Symbiotic coral-dwelling crabs on Bonaire’s reefs

Dr. S.E.T. van der Meij and S. Bähr (GELIFES, University of Groningen , Groningen, The Netherlands)

Bonaire, Dutch Caribbean – 26 July – 17 August 2019

Coral reefs encompass the highest biodiversity of any marine ecosystem. Stony corals provide a large number of habitats that are home to various invertebrate species, many of which live in a close symbiotic relationship with a specific host coral. In an environment that is teeming with symbiotic relationships the minute and easily overlooked coral-dwelling gall crabs of the family Cryptochiridae represent a prime example of obligate symbiosis. These crabs are named after their close relationship with their coral hosts; they cause the development of a gall by modifying their hosts’ tissue.

The reefs along Bonaire’s coast are amongst the healthiest reefs in the Caribbean, however they are relatively understudied compared to nearby Curaçao and other islands with a strong research infrastructure. In this study we aimed to collect occurrence data of three Atlantic gall crab species (Fig. 1) over depth intervals along the Bonaire coast, to better understand the distribution of symbiotic species on coral reefs. In combination with coral cover measurements the results of this study provided us with baseline data about the status of Bonaire’s reef. Moreover, using the same approach as a similar study carried out on the reefs off Curaçao in 2015, it allows us to compare the results between the two islands.

We studied 25 dive sites along the west coast of Bonaire and around Klein Bonaire using 5-m2 belt transects (10m x 0.5m) at three different depths (8m, 12m, 18m), resulting in a surveyed area of 375 m2. Within each transect we measured the diameter of all corals known to host gall crabs, and counted the number of dwellings on each individual colony.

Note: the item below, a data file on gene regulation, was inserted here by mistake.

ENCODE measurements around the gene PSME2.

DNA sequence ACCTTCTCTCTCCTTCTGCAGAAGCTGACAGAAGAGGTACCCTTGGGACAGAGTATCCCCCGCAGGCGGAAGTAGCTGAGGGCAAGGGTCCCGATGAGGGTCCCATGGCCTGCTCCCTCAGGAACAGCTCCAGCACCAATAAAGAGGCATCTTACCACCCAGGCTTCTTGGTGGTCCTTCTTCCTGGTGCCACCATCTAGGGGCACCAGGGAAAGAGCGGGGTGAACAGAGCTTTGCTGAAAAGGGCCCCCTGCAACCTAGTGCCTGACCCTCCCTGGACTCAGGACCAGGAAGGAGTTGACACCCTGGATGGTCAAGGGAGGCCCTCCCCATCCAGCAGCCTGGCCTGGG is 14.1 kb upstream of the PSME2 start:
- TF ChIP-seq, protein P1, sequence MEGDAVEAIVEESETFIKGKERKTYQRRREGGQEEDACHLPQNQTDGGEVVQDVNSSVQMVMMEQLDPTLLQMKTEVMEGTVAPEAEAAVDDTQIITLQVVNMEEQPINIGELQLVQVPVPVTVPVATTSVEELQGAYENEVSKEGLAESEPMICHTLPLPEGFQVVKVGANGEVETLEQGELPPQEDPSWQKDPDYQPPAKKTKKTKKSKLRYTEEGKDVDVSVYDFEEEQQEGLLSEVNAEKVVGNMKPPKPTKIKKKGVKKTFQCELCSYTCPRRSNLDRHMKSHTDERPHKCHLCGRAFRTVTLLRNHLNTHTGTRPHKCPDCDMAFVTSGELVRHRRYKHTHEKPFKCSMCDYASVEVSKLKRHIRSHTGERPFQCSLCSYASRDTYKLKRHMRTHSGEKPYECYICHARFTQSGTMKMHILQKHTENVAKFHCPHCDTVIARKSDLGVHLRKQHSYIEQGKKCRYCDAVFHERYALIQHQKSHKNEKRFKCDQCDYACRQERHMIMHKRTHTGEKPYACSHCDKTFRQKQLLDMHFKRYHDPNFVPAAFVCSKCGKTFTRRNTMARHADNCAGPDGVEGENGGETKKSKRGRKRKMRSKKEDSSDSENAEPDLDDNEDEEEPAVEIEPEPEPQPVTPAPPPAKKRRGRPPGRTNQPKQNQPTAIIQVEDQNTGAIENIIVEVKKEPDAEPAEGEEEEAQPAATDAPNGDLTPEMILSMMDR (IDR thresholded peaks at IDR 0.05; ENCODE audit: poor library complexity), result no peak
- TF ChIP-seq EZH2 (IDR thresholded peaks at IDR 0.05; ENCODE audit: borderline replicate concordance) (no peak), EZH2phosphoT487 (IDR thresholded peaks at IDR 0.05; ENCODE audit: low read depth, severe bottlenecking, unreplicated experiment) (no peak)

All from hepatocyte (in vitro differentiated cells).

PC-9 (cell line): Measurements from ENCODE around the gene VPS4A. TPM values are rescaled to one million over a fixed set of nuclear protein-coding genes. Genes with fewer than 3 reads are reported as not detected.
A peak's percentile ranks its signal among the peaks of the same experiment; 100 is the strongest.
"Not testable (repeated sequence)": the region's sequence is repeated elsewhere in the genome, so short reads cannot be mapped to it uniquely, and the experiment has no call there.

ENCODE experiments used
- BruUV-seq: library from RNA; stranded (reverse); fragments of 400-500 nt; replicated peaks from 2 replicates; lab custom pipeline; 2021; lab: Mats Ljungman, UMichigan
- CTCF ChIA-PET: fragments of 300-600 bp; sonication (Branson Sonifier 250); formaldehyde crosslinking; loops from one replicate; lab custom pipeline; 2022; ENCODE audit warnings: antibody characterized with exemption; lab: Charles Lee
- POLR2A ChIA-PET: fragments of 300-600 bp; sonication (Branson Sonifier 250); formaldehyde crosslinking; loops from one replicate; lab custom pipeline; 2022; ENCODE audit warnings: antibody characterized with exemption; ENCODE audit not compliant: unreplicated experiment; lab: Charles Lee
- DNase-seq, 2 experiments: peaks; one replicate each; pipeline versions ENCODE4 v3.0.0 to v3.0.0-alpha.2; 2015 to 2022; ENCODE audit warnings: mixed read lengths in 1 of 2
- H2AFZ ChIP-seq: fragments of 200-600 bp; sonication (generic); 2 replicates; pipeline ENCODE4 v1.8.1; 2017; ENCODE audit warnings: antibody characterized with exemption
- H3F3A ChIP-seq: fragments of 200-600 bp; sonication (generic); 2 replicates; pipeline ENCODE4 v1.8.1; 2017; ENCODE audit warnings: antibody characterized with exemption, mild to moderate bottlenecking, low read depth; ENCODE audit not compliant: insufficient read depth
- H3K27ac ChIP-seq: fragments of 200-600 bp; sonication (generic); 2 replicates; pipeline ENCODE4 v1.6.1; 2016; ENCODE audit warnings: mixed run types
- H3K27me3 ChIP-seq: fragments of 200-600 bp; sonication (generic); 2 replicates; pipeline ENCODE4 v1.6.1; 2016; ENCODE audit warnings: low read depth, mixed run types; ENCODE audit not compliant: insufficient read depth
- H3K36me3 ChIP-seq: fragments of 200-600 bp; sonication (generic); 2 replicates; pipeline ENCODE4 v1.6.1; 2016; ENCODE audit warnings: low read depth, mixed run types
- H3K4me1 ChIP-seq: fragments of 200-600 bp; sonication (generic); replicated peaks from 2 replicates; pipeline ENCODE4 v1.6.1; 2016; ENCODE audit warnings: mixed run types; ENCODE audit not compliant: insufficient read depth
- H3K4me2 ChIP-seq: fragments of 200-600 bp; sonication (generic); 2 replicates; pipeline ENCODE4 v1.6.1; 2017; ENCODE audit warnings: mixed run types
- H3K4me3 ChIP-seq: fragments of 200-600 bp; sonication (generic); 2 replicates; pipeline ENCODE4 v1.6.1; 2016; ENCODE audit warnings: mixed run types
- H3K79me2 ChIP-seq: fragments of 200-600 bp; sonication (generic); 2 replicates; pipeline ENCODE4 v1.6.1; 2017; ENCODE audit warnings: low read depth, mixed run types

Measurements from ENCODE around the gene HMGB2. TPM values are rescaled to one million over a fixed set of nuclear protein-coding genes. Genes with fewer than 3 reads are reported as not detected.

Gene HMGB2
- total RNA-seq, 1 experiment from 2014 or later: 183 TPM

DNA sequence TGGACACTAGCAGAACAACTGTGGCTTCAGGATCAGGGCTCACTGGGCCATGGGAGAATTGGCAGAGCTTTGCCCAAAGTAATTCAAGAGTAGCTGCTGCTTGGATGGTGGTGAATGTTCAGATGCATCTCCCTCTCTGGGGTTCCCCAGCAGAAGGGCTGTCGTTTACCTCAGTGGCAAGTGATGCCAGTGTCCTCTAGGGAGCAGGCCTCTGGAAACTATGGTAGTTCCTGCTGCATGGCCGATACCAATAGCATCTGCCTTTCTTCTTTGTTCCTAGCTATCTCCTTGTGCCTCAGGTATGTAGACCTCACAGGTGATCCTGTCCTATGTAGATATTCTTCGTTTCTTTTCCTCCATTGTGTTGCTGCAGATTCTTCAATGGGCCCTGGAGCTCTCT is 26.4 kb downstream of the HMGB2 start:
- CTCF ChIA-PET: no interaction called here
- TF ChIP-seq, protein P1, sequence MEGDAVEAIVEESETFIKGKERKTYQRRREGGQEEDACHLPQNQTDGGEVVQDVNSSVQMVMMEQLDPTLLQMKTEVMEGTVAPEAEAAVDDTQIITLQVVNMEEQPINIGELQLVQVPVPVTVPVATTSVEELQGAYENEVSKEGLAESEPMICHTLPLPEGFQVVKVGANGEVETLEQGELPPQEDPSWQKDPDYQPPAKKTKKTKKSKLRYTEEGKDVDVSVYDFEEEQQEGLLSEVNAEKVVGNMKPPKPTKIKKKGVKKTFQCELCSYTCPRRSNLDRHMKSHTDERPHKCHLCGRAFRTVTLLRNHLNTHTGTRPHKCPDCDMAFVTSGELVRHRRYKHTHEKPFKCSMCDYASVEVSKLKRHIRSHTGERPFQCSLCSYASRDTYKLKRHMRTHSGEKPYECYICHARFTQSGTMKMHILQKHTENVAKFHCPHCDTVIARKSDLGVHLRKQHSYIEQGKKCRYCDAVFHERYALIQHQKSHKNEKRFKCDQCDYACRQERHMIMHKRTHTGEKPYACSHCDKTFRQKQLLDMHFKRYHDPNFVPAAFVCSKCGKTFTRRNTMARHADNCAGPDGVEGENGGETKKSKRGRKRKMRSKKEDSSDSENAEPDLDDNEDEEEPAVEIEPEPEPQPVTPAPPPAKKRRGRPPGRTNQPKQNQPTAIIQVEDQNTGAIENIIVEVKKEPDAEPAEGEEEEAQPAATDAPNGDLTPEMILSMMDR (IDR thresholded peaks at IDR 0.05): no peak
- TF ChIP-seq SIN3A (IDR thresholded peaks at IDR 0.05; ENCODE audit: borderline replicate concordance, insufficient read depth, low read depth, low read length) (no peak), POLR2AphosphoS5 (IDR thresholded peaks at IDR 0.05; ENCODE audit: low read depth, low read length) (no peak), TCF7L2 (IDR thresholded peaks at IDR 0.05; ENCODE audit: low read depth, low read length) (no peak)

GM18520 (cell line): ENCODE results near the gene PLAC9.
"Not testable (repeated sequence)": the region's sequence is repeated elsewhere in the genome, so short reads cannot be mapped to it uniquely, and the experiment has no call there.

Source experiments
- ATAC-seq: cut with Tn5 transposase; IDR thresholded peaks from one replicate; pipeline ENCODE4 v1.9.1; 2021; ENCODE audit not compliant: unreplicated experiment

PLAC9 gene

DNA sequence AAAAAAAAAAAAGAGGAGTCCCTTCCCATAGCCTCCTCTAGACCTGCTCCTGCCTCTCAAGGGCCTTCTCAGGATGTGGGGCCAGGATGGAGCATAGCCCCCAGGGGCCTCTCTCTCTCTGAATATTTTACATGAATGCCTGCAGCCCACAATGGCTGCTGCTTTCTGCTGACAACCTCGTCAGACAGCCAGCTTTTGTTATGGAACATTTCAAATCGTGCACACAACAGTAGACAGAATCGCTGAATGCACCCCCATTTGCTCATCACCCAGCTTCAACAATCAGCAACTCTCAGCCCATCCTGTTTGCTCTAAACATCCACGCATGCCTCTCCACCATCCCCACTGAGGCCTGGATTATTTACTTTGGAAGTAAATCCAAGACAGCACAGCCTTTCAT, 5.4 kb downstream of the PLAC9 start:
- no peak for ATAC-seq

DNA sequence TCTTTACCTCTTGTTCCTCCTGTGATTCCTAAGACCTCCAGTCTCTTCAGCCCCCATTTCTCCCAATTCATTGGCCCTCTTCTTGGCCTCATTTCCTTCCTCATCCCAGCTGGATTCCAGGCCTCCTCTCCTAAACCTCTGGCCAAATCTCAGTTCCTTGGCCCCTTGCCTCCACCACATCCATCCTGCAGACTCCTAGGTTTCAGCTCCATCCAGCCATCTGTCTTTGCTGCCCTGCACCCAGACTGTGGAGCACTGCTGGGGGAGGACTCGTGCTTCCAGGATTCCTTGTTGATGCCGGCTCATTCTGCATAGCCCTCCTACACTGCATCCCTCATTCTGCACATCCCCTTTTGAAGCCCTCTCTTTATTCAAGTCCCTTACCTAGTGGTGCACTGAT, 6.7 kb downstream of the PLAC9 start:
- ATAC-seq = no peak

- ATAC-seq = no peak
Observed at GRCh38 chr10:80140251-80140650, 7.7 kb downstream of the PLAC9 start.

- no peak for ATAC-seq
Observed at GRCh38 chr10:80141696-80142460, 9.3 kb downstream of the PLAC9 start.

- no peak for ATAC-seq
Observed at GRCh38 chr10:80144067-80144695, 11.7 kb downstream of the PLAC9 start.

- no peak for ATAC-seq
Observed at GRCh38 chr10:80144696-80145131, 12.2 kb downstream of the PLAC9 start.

Our observations of the crabs Troglocarcinus corallicola and Kroppcarcinus siderastreicola represent new species records for Bonaire. Direct comparisons of coral cover data and gall crab density between Curaçao and Bonaire provides interesting insights in the status of the two reef systems. On Bonaire 19 out of 22 known host corals were observed in the transects, compared to 15 out of 22 of Curaçao. Strikingly, the number of examined coral colonies on Bonaire was with 4023 more than twice as high as the number of colonies examined on Curaçao (1874 colonies). The crab density of Opecarcinus hypostegus was with 6,3 crabs per m2, however, exactly the same at both localities. Troglocarcinus corallicola had with 5,22 crabs/m2 a slightly higher density on Bonaire than on the reefs off Curaçao (4,02 crabs/m2). Unfortunately the dwelling data for K. siderastreicola had to be excluded from the analyses due to some misidentifications of their dwellings in part of the study. 

Our results suggest that Bonaire’s reef system has a significantly higher coral cover than the reefs on Curaçao. Using further statistical analyses we will check for significant species level differences between the two islands, as well as between the various dive sites off Bonaire. Certain sites are heavily impacted by divers or industry (e.g. cruise ships, salines), whereas others are further away from human activities or rarely visited by divers – and we are keen to see if this impacts the distribution of the symbiotic gall crabs.

Figure 1: Dwellings with gall crabs found on corals off Bonaire. (A) Opercarcinus hypostegus in Agaricia lamarcki, (B) Kroppcarcinus siderastreicola in Siderastrea siderea, (C) Troglocarcinus corallicola in Orbicella annularis. Pictures: Pieter de Groot.

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